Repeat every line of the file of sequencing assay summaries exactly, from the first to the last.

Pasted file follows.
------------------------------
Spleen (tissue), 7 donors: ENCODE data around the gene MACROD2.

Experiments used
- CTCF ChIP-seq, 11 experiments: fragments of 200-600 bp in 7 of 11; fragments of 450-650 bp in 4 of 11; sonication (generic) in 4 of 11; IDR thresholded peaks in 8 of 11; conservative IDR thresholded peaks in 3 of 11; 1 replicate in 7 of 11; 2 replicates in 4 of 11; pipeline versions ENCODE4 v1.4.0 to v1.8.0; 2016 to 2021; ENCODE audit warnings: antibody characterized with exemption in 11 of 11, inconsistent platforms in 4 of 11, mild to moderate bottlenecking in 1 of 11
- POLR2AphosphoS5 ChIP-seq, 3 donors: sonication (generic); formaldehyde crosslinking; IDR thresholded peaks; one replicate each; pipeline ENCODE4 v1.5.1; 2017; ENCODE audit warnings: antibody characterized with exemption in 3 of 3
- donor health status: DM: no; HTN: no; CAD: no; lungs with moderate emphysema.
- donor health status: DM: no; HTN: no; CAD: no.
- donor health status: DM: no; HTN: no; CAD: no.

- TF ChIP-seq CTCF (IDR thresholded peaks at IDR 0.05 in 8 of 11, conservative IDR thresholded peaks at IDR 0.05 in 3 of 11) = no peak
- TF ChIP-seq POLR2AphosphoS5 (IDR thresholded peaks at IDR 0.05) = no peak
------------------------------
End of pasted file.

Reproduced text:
Spleen (tissue), 7 donors: ENCODE data around the gene MACROD2.

Experiments used
- CTCF ChIP-seq, 11 experiments: fragments of 200-600 bp in 7 of 11; fragments of 450-650 bp in 4 of 11; sonication (generic) in 4 of 11; IDR thresholded peaks in 8 of 11; conservative IDR thresholded peaks in 3 of 11; 1 replicate in 7 of 11; 2 replicates in 4 of 11; pipeline versions ENCODE4 v1.4.0 to v1.8.0; 2016 to 2021; ENCODE audit warnings: antibody characterized with exemption in 11 of 11, inconsistent platforms in 4 of 11, mild to moderate bottlenecking in 1 of 11
- POLR2AphosphoS5 ChIP-seq, 3 donors: sonication (generic); formaldehyde crosslinking; IDR thresholded peaks; one replicate each; pipeline ENCODE4 v1.5.1; 2017; ENCODE audit warnings: antibody characterized with exemption in 3 of 3
- donor health status: DM: no; HTN: no; CAD: no; lungs with moderate emphysema.
- donor health status: DM: no; HTN: no; CAD: no.
- donor health status: DM: no; HTN: no; CAD: no.

- TF ChIP-seq CTCF (IDR thresholded peaks at IDR 0.05 in 8 of 11, conservative IDR thresholded peaks at IDR 0.05 in 3 of 11) = no peak
- TF ChIP-seq POLR2AphosphoS5 (IDR thresholded peaks at IDR 0.05) = no peak